E-mail: ddeme005 “at”

Dominic Demers is interested in how habitat availability affects native bee populations. His study aims to determine whether cavity-nesting bees are limited by availability of nesting sites on apple orchards around Ottawa.

Gabriel GauthierGabriel_Gauthier
Master’s student since 2017
Office: GNN 353
E-mail: ggaut049 “at”

Gabriel is fascinated by the complexity of ecological communities. He will be examining the indirect effect of temperature on wild bee fitness through plant-pollinator phenological mismatch. To do so, he will be studying high-altitude wildflower and bee communities around the Rocky Mountain Biological Laboratory in Colorado. Gabriel likes baby goats, too (but who doesn’t?).

Miriam GrenonMiriam_Grenon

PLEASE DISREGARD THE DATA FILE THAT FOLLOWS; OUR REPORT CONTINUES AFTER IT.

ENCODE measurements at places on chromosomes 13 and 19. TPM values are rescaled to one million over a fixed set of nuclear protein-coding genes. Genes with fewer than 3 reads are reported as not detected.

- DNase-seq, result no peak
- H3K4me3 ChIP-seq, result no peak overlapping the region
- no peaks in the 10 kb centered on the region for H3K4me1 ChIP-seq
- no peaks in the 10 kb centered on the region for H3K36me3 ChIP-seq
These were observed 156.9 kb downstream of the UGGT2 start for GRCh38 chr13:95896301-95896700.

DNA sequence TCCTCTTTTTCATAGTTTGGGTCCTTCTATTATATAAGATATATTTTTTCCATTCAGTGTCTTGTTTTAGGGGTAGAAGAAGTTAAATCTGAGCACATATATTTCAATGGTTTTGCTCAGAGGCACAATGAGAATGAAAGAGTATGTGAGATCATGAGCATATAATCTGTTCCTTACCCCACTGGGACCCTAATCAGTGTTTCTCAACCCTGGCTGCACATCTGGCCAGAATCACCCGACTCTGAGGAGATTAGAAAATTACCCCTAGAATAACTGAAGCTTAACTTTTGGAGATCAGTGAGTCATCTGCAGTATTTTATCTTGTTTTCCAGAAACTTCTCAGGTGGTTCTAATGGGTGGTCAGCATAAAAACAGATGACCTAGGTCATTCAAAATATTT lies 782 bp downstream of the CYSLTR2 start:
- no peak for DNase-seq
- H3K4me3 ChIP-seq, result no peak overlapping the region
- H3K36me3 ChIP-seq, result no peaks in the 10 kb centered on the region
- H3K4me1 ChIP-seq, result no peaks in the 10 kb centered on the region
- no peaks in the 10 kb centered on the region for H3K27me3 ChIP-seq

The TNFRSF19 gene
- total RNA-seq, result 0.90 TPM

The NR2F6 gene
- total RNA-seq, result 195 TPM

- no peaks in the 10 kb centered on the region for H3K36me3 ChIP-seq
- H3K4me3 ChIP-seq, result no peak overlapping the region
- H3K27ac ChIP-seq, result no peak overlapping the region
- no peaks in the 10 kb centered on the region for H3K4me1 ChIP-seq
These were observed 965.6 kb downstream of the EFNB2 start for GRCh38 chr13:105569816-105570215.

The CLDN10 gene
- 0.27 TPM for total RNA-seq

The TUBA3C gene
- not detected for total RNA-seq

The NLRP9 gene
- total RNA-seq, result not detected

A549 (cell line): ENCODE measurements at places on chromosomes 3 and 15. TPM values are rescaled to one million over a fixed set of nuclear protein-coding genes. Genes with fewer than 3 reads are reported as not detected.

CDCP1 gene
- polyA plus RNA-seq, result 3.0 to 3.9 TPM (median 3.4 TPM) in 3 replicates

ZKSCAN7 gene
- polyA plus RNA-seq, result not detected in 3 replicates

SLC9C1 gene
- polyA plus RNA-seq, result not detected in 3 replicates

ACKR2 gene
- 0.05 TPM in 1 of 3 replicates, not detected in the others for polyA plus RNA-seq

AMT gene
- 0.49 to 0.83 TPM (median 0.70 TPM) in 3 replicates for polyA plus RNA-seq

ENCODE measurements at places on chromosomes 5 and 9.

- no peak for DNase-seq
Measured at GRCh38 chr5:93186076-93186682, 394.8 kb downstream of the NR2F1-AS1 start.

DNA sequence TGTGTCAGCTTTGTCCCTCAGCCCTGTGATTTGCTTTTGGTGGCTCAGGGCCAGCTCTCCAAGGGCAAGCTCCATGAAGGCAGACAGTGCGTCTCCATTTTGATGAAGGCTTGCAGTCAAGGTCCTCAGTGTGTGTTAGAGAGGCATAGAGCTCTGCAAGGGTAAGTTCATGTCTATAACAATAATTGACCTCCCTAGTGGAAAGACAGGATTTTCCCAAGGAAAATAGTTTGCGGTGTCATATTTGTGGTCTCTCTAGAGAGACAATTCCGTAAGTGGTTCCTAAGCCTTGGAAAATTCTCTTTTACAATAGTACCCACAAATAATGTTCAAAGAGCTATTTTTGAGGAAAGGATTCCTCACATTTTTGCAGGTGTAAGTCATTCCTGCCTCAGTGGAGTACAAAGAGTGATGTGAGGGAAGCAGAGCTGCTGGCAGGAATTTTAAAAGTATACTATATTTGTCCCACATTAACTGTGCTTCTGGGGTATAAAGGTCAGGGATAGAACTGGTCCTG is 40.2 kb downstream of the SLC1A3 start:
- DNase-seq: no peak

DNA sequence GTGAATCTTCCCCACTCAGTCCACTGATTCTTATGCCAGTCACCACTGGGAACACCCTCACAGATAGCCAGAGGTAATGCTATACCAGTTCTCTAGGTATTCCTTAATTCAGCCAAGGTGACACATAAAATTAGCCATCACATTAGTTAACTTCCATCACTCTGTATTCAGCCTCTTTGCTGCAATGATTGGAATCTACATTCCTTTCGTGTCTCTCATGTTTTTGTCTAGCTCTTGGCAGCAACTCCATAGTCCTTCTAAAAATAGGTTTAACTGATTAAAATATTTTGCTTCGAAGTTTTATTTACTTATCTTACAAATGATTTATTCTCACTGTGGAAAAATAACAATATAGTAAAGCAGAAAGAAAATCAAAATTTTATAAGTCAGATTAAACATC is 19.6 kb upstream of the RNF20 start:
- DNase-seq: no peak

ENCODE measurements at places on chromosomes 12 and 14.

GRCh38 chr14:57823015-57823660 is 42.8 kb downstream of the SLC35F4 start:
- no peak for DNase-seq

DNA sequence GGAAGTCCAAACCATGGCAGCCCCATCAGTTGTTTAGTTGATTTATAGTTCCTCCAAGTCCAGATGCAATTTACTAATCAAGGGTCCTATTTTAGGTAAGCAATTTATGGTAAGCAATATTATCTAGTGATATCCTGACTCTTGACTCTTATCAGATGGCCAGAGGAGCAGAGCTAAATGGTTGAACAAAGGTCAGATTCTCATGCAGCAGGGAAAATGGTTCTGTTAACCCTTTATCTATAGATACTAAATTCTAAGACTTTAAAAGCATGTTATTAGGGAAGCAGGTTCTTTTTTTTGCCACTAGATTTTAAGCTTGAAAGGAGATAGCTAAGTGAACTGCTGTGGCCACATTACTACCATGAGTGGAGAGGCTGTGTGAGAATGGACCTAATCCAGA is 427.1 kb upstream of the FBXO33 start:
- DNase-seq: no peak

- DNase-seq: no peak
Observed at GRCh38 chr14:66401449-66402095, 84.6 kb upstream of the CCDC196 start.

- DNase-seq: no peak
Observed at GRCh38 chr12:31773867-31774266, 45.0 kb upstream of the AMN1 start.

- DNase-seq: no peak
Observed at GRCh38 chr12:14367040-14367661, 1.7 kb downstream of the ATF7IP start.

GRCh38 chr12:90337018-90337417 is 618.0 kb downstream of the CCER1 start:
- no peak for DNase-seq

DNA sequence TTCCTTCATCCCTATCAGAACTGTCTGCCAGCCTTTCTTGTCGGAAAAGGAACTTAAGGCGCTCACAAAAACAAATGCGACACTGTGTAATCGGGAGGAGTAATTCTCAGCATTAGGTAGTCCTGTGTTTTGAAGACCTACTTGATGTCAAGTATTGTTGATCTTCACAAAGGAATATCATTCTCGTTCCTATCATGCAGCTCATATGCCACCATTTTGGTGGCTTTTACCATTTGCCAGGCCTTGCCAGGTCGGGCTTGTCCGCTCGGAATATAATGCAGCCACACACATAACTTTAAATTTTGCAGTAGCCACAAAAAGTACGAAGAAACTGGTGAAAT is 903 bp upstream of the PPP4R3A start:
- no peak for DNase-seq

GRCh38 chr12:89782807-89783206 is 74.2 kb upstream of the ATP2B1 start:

Honours student, 2017–18

Miriam is interested in conservation biology and animal sciences. She is curious about the factors that influence pollinators’ and other animals’ distributions, and ways to maintain or improve their biodiversity. She will be studying pollinator communities in eastern Ontario agroecosystems.


Abbie HudsonAbbie Martyn
Honours student, 2017–18

Abbie is new to pollination ecology. She is studying the phenology of wild bee populations in Colorado and learning how their populations are likely to be affected by climate change.



Rebecca JanacekRebecca_Janacek
UROP student, 2017–18

Rebecca is interested in conservation biology and pollination ecology as it pertains to the protection of the environment–and in being exposed to different aspects of biological research.




Lab dog since 2010

Roscoe has been helping keep mammalian herbivores and motorcycles out of our field sites since 2010.